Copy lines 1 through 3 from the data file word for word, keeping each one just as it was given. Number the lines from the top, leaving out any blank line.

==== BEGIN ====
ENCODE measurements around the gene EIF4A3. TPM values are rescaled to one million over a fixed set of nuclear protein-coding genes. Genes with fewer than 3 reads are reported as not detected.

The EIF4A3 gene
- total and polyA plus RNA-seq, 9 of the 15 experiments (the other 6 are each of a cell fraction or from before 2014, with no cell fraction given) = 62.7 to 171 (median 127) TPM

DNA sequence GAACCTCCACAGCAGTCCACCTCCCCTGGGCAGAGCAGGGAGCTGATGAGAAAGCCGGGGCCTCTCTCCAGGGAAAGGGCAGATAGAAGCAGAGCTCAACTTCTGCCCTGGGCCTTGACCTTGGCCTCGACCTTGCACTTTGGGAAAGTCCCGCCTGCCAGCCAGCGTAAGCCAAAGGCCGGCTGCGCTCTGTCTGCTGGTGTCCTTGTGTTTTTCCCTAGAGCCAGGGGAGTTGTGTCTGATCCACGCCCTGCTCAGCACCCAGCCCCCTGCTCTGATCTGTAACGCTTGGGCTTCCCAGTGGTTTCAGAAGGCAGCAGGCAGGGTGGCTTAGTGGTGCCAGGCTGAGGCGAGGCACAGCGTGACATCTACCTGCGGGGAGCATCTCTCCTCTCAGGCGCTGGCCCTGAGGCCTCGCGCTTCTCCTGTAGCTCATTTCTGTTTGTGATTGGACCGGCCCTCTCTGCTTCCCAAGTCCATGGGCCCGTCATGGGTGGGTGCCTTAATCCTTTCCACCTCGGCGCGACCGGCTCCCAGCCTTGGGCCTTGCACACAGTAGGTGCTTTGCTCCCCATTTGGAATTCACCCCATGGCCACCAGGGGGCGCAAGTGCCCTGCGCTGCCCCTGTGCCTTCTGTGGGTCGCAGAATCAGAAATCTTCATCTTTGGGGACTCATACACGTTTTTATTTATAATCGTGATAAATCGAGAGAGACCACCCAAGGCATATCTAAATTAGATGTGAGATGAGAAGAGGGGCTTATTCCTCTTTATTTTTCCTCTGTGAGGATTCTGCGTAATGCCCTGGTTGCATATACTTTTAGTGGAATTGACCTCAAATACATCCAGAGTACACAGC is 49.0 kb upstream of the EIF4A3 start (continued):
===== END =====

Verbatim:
ENCODE measurements around the gene EIF4A3. TPM values are rescaled to one million over a fixed set of nuclear protein-coding genes. Genes with fewer than 3 reads are reported as not detected.

The EIF4A3 gene
- total and polyA plus RNA-seq, 9 of the 15 experiments (the other 6 are each of a cell fraction or from before 2014, with no cell fraction given) = 62.7 to 171 (median 127) TPM